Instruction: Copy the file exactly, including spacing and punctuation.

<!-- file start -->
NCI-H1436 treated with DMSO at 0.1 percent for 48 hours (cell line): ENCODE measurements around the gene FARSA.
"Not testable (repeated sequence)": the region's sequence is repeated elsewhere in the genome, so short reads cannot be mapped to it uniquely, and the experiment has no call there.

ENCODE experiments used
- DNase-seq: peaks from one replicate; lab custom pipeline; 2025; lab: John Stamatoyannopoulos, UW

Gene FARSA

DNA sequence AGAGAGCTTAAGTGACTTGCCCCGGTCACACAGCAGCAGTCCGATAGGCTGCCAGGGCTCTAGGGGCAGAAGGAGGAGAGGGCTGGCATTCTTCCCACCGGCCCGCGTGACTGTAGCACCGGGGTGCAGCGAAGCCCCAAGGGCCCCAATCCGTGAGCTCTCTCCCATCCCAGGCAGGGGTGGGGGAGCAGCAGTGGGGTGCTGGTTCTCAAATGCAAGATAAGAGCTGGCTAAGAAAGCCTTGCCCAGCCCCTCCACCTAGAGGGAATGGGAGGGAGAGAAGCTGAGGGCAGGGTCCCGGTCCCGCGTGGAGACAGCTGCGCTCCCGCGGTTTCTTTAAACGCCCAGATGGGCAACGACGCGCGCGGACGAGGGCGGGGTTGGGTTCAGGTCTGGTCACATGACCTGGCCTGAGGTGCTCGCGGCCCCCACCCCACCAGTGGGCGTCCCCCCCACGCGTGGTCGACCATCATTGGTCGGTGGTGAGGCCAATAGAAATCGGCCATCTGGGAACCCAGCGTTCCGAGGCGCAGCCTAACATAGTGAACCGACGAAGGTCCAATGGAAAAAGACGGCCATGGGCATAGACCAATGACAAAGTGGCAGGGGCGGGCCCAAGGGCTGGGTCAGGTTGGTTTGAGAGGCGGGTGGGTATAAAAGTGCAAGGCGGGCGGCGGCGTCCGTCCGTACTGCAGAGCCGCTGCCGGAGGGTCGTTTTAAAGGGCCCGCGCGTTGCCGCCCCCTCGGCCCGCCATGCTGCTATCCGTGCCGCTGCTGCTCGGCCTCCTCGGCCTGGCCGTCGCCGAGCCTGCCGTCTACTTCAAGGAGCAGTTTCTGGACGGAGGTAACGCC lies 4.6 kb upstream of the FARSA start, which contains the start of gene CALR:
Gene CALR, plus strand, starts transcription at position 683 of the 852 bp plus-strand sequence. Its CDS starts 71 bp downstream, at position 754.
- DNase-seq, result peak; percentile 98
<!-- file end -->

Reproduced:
NCI-H1436 treated with DMSO at 0.1 percent for 48 hours (cell line): ENCODE measurements around the gene FARSA.
"Not testable (repeated sequence)": the region's sequence is repeated elsewhere in the genome, so short reads cannot be mapped to it uniquely, and the experiment has no call there.

ENCODE experiments used
- DNase-seq: peaks from one replicate; lab custom pipeline; 2025; lab: John Stamatoyannopoulos, UW

Gene FARSA

DNA sequence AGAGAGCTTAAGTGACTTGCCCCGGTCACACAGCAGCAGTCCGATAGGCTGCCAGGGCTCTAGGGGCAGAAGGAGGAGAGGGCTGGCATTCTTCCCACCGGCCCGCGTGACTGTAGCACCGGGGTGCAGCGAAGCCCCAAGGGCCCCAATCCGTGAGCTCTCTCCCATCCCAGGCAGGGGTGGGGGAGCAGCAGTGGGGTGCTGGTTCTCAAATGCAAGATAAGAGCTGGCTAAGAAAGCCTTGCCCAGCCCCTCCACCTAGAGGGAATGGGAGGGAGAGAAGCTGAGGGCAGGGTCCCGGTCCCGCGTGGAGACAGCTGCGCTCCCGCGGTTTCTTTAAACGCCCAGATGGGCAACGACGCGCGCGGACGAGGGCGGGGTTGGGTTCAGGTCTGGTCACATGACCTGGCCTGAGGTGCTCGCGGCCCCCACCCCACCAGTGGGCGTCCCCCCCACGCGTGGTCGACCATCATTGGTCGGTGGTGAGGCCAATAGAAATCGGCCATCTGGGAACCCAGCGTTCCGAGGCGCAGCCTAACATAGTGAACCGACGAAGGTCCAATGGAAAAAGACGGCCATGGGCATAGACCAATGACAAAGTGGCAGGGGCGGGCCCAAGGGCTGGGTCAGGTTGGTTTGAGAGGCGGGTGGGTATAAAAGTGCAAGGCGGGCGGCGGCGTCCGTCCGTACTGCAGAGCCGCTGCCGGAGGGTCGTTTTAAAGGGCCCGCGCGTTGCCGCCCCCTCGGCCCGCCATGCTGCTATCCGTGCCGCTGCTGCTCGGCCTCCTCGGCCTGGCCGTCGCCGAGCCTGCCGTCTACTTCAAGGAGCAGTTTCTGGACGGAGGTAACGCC lies 4.6 kb upstream of the FARSA start, which contains the start of gene CALR:
Gene CALR, plus strand, starts transcription at position 683 of the 852 bp plus-strand sequence. Its CDS starts 71 bp downstream, at position 754.
- DNase-seq, result peak; percentile 98